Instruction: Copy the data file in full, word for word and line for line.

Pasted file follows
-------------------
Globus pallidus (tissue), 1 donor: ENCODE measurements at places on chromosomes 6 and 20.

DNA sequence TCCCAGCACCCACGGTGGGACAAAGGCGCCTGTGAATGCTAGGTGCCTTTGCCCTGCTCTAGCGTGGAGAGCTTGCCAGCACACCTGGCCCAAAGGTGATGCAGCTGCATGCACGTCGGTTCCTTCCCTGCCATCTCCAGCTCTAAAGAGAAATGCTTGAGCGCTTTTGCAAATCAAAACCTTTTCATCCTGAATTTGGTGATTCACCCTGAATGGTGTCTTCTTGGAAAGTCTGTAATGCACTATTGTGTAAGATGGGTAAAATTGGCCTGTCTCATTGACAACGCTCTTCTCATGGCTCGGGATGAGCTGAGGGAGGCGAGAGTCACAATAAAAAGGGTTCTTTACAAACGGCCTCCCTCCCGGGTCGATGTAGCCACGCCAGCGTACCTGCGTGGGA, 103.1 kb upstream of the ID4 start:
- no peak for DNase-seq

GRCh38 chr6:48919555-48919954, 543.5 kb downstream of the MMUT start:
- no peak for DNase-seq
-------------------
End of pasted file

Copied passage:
Globus pallidus (tissue), 1 donor: ENCODE measurements at places on chromosomes 6 and 20.

DNA sequence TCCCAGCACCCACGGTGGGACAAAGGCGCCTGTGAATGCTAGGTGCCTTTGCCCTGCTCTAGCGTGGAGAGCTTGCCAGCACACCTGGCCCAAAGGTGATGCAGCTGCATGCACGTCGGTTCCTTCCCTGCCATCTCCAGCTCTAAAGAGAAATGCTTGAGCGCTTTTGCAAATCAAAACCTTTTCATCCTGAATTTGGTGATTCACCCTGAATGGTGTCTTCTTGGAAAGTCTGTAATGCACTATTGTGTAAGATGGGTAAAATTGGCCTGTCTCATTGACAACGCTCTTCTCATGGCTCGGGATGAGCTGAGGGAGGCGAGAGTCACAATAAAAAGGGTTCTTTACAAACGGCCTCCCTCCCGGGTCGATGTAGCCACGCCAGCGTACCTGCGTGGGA, 103.1 kb upstream of the ID4 start:
- no peak for DNase-seq

GRCh38 chr6:48919555-48919954, 543.5 kb downstream of the MMUT start:
- no peak for DNase-seq